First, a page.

- The author is clearly uninformed and incorrectly pessimistic with regard to complementary/alternative medicine. While clinical trials in this area are lacking (but not entirely, and financial considerations are the main reason), the overall evidence in support of many of these CAM treatments is considerable. Many books and thousands of journal papers are available which describe this evidence.

So I can recommend this book as a resource for some basic information, but be sharply aware of its limitations and biases.
1 of 1 people found the following review helpful
5.0 out of 5 stars informative introduction and commentary 22 Feb 2013
By Nigel Kirk - Published on
Format:Paperback|Verified Purchase
This book provides a reasonably thorough introduction to an enormous topic. The development of cancer is described at a general level with examples and an introduction to oncogenetics; its treatment, again necessarily at a general level but explaining the main treatment methods and examining approaches for different cancers; ongoing areas of research and implicit problems in choosing priorities; and the size and economics of cancer's impact globally and in specific countries. James devotes a chapter to alternative and complementary medicine. James takes a fresh approach, is objective and, through the currency and extent of his expertise, is appropriately cynical about some disparities, even inequities, in the priorities and contradictions in the treatment of cancer in some jurisdictions. He drills down through statistics to identify important trends, some unexpected, across geographic regions, countries and cultures. His reporting of the evident importance of Vitamin D in cancer prevention may be worth the price of the book many times over. Contrary to the views of alternative medicine advocates, Vitamin C fares less well. Many pharmaceutical products are demystified.

Slight criticisms of this format would include the illegibility of some early tables which have been reduced in size and are now black and white. One can piece together some of what the tables are saying by crossing back to the supporting text a few times but, alas, that is not how supporting tables are meant to work.

I was expecting James, a representative of the medical establishment, to pay short shrift to alternative and complementary medicines. He devotes a chapter to these approaches which, given the other areas he had to cover, is generous but nevertheless will make him a target for those who would have the balance the other way. Fortunately, there are many resources on non-medical treatments available. While dismissing some quackery, James is generally fair and evidence-based, importantly highlighting the high risk that can exist if a complementary medicine confounds other treatments. This approach seems reasonable and the reader may consider his points in the context of the disparities, contradictions and trans-border inequities that James identifies in national treatment and pharmaceutical support regimes, and in the context of the commercial priorities of pharmaceutical companies when they try to dovetail with these regimes and appease investors and shareholders. While alternative and complementary approaches have potential risks and drawbacks, the reader is left thinking that it may be preferable to assess them more broadly against the scientific method than against expensive, complex and bureaucratic systems tailored for drug companies and their products. James may not share this view, but the strength of his book is that it provides a sound introduction so that readers may think around the topic as I have.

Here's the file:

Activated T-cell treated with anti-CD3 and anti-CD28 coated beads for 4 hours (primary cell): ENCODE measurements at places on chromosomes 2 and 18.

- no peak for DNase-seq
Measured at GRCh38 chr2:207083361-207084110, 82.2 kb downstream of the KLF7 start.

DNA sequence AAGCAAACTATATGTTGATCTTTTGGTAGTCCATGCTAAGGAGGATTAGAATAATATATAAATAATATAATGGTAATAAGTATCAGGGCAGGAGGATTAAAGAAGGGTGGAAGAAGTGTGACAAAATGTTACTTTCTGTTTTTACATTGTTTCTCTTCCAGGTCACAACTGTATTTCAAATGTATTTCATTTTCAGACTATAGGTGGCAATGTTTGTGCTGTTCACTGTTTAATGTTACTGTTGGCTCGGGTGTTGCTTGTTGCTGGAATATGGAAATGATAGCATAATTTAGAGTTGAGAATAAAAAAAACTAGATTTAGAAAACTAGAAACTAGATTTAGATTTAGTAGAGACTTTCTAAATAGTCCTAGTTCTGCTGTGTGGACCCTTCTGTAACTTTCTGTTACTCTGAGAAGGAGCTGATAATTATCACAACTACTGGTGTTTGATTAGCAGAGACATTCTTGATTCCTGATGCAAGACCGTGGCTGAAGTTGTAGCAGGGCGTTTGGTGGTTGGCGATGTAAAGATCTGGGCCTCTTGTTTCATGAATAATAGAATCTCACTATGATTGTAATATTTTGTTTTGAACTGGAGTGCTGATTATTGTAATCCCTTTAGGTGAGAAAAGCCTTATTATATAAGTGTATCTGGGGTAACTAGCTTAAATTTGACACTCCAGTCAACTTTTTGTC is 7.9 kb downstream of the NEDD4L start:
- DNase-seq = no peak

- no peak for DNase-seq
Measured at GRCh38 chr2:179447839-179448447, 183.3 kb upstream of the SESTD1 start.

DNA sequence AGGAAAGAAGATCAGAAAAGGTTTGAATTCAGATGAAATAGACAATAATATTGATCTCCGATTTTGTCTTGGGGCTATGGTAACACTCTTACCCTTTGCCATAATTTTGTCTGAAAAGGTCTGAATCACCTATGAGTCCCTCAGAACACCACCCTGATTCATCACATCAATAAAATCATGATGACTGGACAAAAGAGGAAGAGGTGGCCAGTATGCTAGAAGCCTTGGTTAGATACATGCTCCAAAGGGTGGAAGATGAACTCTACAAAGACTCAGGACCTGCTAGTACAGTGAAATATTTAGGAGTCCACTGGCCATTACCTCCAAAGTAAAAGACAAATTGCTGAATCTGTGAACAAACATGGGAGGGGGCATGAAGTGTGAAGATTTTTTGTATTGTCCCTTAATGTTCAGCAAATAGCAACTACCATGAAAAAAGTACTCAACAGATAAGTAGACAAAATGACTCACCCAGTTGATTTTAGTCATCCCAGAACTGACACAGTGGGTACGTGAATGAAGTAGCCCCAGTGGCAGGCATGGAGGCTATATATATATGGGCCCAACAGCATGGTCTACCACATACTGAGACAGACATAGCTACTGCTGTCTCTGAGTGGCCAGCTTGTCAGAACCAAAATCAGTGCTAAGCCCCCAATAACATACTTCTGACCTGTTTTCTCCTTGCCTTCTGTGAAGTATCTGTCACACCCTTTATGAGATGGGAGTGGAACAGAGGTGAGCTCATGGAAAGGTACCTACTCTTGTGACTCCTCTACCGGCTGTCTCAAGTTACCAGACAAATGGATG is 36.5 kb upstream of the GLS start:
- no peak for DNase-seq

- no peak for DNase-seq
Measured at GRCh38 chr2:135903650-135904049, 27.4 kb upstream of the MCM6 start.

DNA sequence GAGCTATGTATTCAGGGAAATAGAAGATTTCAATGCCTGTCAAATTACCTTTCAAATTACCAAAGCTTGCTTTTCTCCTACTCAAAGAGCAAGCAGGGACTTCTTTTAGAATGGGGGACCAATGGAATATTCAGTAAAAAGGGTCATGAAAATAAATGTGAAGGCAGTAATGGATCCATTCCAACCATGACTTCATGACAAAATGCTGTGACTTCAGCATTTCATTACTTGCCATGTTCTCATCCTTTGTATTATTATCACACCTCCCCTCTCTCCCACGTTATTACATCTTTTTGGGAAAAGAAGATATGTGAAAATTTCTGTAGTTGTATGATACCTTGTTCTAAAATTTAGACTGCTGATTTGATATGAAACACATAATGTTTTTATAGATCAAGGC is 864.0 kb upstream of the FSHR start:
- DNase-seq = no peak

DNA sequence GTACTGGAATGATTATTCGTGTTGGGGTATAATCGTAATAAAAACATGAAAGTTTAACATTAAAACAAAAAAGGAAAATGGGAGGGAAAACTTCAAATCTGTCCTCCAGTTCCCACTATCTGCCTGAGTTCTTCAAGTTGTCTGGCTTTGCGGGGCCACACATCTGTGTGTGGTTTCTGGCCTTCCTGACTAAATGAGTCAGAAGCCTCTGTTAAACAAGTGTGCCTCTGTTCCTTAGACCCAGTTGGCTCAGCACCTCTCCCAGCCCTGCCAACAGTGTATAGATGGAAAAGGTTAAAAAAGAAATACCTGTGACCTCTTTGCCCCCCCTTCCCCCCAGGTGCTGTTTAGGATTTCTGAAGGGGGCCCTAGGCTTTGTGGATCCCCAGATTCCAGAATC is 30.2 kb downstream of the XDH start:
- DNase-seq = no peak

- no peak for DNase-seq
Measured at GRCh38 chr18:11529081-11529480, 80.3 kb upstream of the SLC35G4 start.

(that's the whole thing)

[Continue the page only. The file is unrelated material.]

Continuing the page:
James has made very good use of the Very Short Introduction format. There are many topics that he has not touched upon but the reader will be better prepared to undertake further reading, to make sense of media, commercial, bureaucratic, even political, statements about cancer treatment. Most importantly, there is information to help manage personal risk and to talk to experts if necessary.